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Dave Nova
Dave Nova, Chevrolet Technician
Category: Chevy
Satisfied Customers: 19452
Experience:  ASE Master Certification. GM World Class Certification
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I Adjust the Voltage Regulator to 8 Volts after I..volt battery

Customer Question

How do I Adjust the Voltage Regulator to 8 Volts after I have put in a 8V. Battery instead of a 6 volt battery?
Submitted: 7 years ago.
Category: Chevy
Expert:  Dave Nova replied 7 years ago.
There are two sets of contacts in the old 6 volt regulator. One set turns on the charging circuit, the other oscillates to vary the voltage output. By slightly bending the contacts, the output voltage can be varied. This has to be done in small increments, testing the voltage output each time an adjustment is made. Make sure to raise the engine rpm when testing voltage output as it will be lower at idle and higher above 1000 rpm.
Dave Nova and 5 other Chevy Specialists are ready to help you
Customer: replied 7 years ago.
Which set of contacts are which? another words which ons do I addjst and how do I adjust them?
Expert:  Dave Nova replied 7 years ago.

The voltage regulator is in the foreground in the picture below. Use needle nose pliers to slightly bend the contact point spring plate on top.


It all STARTS with knowledge of how things work!

REMOTE VOLTAGE-SENSING IS THE KEY TO GOOD ELECTRICAL SYSTEM PERFORMANCE... It lets the voltage regulator make adjustments where proper voltage level will do the most good.

Remote Voltage Sensing is not a new idea; in fact many factory original systems have been using it for years (even with external voltage regulators back in the 1960's).

All voltage regulators take an electrical system reading, and constantly monitor the voltage level of the system. For most temperatures and conditions, the textbook battery voltage level when topping off a fully charged battery is about 14.2volts (with a 12 volt system). The voltage regulator will adjust alternator output in effort to maintain that 14.2 volt level, under normal operating conditions. Therefore, most electrical system parts (lights, ignition, and accessories) are designed for best performance when operating at about 14volts. Electrical system performance drops off abruptly when voltage delivery to the parts is only slightly low-and so we really like to see those parts operating at 14volts!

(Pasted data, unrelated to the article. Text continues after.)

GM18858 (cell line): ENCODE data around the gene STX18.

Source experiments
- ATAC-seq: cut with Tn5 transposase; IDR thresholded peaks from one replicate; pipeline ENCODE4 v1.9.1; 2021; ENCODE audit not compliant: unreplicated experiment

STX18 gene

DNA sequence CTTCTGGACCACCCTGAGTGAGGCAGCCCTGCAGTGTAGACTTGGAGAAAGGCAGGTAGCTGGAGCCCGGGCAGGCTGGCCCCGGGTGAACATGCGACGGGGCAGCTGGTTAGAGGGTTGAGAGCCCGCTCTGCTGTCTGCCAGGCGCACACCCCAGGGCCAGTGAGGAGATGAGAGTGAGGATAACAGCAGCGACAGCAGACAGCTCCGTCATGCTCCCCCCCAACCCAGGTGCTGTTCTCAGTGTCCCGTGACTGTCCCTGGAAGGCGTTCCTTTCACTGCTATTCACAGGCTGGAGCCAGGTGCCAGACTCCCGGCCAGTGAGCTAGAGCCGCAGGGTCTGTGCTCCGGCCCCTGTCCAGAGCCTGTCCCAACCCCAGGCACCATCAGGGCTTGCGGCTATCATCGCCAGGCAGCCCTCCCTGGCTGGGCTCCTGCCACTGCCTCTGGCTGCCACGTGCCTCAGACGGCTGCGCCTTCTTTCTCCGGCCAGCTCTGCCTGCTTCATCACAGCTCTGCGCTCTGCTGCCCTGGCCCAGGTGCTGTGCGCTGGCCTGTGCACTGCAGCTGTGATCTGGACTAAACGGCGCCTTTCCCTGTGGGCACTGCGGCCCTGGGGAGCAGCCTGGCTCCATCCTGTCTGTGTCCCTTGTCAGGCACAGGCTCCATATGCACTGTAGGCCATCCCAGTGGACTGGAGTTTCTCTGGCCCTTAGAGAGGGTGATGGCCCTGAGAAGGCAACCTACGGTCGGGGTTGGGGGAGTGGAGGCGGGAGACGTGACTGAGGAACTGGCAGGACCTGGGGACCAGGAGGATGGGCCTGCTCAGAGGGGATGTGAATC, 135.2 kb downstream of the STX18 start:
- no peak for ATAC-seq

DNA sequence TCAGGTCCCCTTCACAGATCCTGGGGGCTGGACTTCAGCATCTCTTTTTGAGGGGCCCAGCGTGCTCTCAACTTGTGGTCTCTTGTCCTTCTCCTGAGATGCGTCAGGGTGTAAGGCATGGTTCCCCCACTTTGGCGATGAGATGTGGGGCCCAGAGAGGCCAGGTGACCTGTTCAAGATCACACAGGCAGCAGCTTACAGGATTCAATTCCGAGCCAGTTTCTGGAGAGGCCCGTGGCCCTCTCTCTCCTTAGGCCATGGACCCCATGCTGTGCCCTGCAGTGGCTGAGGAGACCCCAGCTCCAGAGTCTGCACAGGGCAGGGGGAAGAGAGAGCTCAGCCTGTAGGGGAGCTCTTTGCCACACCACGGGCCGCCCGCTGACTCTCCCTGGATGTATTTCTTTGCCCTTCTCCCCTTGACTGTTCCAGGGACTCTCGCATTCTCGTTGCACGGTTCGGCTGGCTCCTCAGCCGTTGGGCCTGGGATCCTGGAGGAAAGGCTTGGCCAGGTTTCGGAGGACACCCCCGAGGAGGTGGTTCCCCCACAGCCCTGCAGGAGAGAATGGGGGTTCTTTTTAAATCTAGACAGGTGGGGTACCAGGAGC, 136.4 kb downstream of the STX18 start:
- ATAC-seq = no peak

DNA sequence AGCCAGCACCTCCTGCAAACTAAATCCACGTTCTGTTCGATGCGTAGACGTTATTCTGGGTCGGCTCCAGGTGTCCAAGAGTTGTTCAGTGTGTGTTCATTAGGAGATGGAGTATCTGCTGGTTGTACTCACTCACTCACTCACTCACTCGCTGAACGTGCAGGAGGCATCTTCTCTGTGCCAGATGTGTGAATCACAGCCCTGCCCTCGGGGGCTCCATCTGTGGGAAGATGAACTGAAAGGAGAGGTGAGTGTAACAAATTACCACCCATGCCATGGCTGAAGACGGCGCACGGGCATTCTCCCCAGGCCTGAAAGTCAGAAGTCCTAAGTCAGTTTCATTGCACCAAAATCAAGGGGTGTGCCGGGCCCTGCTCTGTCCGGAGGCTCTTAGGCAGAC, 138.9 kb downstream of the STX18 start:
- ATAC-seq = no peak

With involved wire harness construction used to deliver power to various parts of the electrical system, some of the wires will be long in length. Most often, the dash area with switches and fuse box is far from the alternator. And under the hood, the battery may be at the opposite side from alternator mounting, which will also require a long wire. The long length of wires will result with "voltage drop."

Considering the spread-out location of electrical system parts on the car, often the most efficient and practical layout is to route alternator power output to a centrally located "junction." And then from the junction, power will be distributed to various parts of the electrical system. Also the electrical current used to charge the battery will be routed from the central main junction to the battery. The diagram above shows such a system; and it is a system that was successfully used with many factory-built wire harness layouts.